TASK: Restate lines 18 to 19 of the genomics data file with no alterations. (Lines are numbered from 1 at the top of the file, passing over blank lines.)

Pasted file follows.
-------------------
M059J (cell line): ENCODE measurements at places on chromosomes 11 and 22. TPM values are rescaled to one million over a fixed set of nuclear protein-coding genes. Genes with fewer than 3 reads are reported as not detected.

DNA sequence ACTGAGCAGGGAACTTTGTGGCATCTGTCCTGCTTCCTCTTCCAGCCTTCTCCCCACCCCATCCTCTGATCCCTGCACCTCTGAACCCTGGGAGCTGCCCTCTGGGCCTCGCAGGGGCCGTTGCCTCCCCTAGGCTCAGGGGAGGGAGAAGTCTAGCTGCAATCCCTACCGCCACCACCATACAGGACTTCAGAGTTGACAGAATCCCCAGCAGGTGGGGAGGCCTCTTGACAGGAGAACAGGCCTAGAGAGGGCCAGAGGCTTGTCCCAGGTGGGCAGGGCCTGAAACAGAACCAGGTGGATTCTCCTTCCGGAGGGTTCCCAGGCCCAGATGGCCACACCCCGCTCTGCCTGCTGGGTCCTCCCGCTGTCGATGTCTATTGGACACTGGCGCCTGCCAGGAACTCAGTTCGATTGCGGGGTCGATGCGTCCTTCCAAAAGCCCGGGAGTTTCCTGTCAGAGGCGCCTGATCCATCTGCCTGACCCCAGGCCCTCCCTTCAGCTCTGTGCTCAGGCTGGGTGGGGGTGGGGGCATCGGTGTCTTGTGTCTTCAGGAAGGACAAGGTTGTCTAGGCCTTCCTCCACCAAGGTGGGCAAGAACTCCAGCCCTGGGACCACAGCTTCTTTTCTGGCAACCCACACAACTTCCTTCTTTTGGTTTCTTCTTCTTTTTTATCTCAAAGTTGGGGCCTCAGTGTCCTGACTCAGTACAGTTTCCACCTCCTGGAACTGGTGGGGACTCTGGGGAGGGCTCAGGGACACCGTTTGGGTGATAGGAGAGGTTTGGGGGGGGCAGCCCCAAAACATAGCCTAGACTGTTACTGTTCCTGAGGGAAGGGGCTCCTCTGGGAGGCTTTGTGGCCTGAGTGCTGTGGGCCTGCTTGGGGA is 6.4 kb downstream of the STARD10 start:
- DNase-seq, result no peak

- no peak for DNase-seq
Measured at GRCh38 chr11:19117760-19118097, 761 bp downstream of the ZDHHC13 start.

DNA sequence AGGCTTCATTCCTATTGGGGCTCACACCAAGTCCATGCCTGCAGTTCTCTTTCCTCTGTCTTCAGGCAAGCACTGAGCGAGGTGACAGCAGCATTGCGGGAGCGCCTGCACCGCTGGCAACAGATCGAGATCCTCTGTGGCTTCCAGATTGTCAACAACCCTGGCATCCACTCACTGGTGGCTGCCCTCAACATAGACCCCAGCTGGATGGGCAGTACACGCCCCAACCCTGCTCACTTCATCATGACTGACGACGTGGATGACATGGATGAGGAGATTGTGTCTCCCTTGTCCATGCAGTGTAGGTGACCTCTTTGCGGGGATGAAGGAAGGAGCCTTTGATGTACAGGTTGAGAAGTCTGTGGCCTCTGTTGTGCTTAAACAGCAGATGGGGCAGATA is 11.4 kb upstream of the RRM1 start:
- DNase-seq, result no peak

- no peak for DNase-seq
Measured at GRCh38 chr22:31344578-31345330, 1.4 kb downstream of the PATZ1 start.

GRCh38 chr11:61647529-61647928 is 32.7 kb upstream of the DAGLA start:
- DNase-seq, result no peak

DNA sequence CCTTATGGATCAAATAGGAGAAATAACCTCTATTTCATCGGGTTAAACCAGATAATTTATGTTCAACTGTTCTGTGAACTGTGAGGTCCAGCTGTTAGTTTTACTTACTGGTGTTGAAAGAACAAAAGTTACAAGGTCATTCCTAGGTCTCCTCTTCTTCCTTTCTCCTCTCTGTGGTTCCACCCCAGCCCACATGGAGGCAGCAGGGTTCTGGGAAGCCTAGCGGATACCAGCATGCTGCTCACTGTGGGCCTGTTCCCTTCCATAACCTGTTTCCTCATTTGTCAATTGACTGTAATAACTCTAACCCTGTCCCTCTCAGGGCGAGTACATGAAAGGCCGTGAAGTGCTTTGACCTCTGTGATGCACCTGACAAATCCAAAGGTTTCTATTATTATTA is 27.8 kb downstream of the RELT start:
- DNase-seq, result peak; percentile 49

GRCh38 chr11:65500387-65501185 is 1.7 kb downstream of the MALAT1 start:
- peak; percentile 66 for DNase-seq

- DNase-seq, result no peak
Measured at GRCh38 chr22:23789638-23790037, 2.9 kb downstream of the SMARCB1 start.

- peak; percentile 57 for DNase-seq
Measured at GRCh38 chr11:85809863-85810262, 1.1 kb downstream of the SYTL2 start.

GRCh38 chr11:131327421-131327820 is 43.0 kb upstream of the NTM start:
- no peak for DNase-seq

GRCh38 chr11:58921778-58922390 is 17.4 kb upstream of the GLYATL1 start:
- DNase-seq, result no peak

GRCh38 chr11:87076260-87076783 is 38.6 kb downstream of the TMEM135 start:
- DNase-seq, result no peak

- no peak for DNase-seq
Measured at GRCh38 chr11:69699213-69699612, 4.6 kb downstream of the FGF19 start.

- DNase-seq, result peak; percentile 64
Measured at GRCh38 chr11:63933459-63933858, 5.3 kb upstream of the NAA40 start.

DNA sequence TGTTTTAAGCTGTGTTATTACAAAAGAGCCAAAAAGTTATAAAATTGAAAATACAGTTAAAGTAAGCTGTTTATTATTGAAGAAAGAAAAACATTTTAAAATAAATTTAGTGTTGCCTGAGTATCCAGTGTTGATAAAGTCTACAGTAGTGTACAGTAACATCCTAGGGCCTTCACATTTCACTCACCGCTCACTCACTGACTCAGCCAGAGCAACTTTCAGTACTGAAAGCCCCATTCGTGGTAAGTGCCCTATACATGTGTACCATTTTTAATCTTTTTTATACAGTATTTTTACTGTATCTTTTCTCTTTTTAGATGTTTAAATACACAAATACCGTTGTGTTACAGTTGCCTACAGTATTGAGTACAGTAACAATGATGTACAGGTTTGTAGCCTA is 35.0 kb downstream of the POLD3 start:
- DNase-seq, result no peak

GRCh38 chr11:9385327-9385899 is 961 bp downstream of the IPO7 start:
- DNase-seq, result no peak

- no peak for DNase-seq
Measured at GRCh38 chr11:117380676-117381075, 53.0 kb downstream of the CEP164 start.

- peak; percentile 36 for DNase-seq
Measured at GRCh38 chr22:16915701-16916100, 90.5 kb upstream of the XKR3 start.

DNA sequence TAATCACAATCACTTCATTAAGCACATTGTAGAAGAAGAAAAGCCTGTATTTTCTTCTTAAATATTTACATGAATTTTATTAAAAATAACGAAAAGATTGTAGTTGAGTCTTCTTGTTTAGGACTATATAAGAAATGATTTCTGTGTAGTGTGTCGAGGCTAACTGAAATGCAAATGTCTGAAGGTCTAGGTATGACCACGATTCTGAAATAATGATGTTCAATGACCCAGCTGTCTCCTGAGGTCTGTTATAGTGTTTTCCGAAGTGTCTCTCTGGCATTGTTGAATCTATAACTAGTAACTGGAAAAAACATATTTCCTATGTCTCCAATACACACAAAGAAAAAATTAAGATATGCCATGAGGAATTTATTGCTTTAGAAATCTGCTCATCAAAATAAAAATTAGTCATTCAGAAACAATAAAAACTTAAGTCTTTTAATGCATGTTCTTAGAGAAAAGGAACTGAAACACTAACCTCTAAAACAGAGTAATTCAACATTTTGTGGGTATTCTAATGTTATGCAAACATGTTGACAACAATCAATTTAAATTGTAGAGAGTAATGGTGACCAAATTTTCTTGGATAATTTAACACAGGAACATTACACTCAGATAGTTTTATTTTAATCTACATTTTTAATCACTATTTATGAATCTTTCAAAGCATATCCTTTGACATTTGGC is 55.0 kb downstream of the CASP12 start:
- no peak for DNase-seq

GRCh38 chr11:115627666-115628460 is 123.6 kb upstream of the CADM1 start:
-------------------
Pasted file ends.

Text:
- peak; percentile 57 for DNase-seq
Measured at GRCh38 chr11:85809863-85810262, 1.1 kb downstream of the SYTL2 start.